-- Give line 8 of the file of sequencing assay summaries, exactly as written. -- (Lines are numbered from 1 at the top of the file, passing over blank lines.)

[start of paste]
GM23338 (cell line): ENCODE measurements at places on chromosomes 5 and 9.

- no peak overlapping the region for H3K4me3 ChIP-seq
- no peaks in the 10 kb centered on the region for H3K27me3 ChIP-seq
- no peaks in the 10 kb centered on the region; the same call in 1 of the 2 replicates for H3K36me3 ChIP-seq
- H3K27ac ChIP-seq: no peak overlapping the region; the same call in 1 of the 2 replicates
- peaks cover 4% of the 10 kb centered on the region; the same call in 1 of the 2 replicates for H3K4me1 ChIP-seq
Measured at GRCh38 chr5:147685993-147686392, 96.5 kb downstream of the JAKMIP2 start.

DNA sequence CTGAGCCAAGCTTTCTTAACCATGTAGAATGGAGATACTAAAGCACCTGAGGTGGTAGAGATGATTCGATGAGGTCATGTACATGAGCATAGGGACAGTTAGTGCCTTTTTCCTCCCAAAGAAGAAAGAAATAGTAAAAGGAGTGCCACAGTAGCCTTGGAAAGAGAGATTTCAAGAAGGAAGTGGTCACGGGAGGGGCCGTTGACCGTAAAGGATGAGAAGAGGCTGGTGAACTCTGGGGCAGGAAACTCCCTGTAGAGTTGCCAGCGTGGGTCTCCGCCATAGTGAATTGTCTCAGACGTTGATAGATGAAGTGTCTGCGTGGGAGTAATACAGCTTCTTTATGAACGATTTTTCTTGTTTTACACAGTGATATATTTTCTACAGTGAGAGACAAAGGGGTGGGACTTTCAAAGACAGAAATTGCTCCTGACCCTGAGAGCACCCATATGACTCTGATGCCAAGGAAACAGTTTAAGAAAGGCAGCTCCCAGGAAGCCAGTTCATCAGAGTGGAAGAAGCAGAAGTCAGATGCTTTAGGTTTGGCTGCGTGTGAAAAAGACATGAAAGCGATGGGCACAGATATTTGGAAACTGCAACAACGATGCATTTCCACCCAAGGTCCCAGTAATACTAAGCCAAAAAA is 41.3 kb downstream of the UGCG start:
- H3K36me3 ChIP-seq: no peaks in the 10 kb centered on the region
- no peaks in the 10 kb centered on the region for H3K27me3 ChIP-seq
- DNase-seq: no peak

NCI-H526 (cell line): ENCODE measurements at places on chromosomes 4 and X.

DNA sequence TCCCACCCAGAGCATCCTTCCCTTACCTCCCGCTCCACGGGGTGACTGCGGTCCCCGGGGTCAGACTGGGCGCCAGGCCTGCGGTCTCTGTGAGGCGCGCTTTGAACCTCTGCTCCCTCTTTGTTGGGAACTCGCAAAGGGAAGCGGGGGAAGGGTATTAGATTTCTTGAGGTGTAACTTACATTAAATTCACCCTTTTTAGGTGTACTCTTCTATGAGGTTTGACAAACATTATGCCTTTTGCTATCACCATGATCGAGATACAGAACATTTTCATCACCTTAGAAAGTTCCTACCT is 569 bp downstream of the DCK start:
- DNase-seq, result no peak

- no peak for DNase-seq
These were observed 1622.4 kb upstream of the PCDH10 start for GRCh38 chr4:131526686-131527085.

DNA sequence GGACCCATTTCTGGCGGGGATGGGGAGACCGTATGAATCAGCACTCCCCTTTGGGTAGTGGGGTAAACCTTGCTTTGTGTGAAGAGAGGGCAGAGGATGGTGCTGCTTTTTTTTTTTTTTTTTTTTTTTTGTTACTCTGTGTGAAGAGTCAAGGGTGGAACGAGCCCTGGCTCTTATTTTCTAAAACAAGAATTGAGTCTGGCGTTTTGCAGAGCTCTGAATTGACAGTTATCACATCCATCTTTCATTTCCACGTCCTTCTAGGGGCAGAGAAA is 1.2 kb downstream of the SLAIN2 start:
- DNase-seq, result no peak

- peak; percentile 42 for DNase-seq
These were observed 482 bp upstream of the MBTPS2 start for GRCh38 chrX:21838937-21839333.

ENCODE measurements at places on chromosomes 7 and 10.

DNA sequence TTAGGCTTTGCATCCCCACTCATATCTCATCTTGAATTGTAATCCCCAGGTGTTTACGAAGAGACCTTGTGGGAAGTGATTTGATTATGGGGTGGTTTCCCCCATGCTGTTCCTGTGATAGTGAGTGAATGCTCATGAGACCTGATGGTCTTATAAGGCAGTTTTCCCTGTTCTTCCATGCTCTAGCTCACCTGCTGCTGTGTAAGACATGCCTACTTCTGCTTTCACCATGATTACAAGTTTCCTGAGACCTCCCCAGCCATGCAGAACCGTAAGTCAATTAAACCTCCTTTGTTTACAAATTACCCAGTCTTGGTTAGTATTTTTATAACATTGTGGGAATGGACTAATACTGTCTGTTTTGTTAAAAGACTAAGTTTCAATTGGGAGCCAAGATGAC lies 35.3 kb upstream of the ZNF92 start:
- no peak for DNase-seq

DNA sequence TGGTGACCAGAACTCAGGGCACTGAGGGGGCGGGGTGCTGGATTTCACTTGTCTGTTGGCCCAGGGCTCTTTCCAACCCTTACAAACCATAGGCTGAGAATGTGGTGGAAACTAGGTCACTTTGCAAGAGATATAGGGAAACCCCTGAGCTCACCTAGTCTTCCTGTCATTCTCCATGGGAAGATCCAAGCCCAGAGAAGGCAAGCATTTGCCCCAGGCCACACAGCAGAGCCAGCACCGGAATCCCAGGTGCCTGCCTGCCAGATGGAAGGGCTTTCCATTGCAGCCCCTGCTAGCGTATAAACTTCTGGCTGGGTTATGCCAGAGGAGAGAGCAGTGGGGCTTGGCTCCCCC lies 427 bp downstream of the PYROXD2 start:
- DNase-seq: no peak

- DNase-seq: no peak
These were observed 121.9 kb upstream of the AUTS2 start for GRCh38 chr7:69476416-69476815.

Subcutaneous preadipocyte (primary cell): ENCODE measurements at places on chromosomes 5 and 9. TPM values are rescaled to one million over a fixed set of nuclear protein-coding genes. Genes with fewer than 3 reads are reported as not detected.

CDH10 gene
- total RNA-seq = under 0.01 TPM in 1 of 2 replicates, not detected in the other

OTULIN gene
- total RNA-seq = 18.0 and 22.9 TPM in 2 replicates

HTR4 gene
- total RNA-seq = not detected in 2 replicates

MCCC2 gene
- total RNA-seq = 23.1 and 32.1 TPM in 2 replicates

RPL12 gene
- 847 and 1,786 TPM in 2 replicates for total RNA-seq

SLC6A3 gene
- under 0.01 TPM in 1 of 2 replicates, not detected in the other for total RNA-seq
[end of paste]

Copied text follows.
DNA sequence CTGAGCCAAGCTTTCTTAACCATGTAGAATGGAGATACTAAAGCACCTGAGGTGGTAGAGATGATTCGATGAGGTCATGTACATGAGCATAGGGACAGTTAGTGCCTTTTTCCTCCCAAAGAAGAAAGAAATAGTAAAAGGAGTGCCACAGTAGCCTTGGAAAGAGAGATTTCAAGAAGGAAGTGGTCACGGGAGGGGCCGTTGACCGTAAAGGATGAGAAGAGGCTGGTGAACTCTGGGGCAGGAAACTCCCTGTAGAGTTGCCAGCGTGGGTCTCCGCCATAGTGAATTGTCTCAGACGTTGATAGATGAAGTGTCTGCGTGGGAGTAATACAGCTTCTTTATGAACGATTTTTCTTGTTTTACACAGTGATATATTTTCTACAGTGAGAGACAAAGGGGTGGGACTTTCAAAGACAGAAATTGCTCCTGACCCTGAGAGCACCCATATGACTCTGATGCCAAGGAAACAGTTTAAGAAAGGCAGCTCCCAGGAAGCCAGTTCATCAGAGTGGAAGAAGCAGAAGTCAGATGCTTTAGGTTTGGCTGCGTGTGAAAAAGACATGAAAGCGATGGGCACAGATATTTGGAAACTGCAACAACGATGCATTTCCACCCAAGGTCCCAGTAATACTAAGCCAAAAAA is 41.3 kb downstream of the UGCG start: